Started by WAS, August 04, 2018, 02:07:38 pm
QuotePart of it was the uniqueness of a platform that was literally ten years ahead of its time. You can take an Amiga 1000 from 1985 and use it today as if you were using a modern (albeit slow) computer. It has a graphical user interface, color, stereo sampled sound, long file names, and pre-emptive multitasking. You can even, with the appropriate peripherals, connect it to the Internet. The equivalent Macintosh at the time had only a 9-inch monochrome screen and everything halted as soon as you held down the mouse button. A typical PC from 1985 was even more ancient, usually sporting a text-based display and a command-line only, single-tasking DOS.To be so far ahead was both a blessing and a curse for the Amiga. The mainstream technology press didn't quite understand it. The press either pretended like it didn't even exist or published dismissive screeds claiming that nobody needed color, sound, or multitasking in a business environment. Ten years later when Windows 95 appeared, these same features were touted as innovative and exciting.
QuoteUltimately, the Amiga wasn't just the set of custom chips with names like Agnes, Paula, and Daphne. It wasn't just the Kickstart ROM chips or the Workbench interface that made up the AmigaOS operating system. The Amiga was an idea. It was the idea of a personal computer that was easy to use and fun, powerful enough to run cutting-edge games and applications, but still understandable by a single person. It was possible to know and recognize every file in the operating system and even comprehend how the custom chips worked on a fundamental level. Today, we have computers that are tens of thousands of times more powerful, but nobody would ever pretend to understand how every part of Windows works. Something has been lost.The Amiga didn't just play great games. It offered a glimpse into a sci-fi future, where affordable personal devices could allow ordinary people to edit video and create new three-dimensional worlds in software. But it was more than that. The Amiga, unlike any other computer that followed it, had both a soul and a heart.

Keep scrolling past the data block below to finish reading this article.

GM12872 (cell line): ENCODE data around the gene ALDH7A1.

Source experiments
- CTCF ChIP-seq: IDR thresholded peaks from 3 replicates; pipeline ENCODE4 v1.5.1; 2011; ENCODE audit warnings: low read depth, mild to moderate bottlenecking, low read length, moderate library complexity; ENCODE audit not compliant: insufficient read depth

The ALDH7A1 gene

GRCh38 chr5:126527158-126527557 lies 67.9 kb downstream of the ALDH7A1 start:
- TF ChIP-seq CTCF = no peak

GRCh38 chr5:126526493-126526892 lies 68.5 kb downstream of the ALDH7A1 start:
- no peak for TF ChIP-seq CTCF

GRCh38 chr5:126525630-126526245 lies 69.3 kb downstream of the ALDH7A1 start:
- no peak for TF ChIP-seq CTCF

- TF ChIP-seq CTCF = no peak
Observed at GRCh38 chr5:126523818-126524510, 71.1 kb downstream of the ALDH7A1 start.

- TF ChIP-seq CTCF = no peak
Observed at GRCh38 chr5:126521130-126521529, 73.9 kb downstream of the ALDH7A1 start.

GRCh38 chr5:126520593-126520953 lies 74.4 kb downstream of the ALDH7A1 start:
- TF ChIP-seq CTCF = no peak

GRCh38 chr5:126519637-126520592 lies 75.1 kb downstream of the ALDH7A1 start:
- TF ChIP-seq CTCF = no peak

Quote from: archonforest on August 04, 2018, 02:46:50 pmOh yes!!!!!! My pc workstation actually boots into Amiga OS 4.1!Amiga still rulez!
Quote from: Matt on August 04, 2018, 04:37:21 pmA couple of months ago I had a dream that told me I really, really needed to port Terragen back to the Amiga (or some modern incarnation of it). My logical brain tells me it's a waste of time but my heart keeps telling me to do it, even after all these years.(No, I don't really think it will ever happen.) Well, you never know
Quote from: Matt on August 04, 2018, 05:15:30 pmPart of a series:https://arstechnica.com/series/history-of-the-amiga/
Quote from: archonforest on August 05, 2018, 08:04:51 amAround 98 or so I was formatting 2 floppy disks, playing a tune with a music player and played a game together with a friend IN THE SAME TIME! Now that what I call multitasking!! The operating system that did this was on a 880kbyte floppy disk! The cpu was a 7.14Mhz one. Now this is engineering to the MAX!
Quote from: bobbystahr on August 05, 2018, 12:24:57 pmQuote from: archonforest on August 05, 2018, 08:04:51 amAround 98 or so I was formatting 2 floppy disks, playing a tune with a music player and played a game together with a friend IN THE SAME TIME! Now that what I call multitasking!! The operating system that did this was on a 880kbyte floppy disk! The cpu was a 7.14Mhz one. Now this is engineering to the MAX! Yup Amiga was best at that..too bad they didn't focus on aet and music instead of tryin to go head to head with M$ for the business market. Amiga had the first polyphonic synthesizer and I wrote/transcribed all the original rough drafts of my music on a A1000. Took years for the pc to catch up to that...and we were using HAM which gave 4096 colours when mac and pc had 16....
Quote from: archonforest on August 05, 2018, 03:18:30 pmIt definitely contributed. In my country several studios used it in the 80's.